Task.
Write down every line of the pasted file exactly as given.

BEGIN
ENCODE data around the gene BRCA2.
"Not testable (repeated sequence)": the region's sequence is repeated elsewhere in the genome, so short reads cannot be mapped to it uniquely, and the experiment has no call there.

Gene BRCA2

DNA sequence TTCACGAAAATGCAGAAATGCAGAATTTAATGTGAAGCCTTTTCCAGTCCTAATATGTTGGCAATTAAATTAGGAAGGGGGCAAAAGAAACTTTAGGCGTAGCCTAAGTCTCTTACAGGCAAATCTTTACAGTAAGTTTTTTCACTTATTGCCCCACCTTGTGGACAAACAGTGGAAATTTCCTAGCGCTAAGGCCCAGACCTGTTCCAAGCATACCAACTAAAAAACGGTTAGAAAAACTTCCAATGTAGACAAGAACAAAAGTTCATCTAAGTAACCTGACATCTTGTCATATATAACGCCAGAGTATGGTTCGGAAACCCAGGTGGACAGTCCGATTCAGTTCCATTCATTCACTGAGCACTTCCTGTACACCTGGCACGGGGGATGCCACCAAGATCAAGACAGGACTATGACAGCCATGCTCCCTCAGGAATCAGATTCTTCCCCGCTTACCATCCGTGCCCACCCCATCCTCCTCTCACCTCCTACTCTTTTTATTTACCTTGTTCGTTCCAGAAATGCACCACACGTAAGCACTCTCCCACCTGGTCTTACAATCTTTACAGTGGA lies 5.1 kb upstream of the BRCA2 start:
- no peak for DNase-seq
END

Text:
ENCODE data around the gene BRCA2.
"Not testable (repeated sequence)": the region's sequence is repeated elsewhere in the genome, so short reads cannot be mapped to it uniquely, and the experiment has no call there.

Gene BRCA2

DNA sequence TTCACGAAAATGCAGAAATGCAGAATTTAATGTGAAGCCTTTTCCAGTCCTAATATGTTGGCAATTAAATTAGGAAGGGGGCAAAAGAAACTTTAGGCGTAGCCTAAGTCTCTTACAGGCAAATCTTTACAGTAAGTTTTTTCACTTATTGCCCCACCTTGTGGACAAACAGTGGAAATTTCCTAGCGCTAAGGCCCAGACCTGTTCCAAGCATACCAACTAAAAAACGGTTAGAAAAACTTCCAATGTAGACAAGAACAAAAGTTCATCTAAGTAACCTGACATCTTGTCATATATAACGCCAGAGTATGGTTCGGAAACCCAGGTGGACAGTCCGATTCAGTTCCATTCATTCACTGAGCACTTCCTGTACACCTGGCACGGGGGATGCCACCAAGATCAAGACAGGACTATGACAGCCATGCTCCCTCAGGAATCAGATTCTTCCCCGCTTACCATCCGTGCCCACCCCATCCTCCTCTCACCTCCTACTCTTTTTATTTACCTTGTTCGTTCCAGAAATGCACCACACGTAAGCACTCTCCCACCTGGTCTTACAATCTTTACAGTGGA lies 5.1 kb upstream of the BRCA2 start:
- no peak for DNase-seq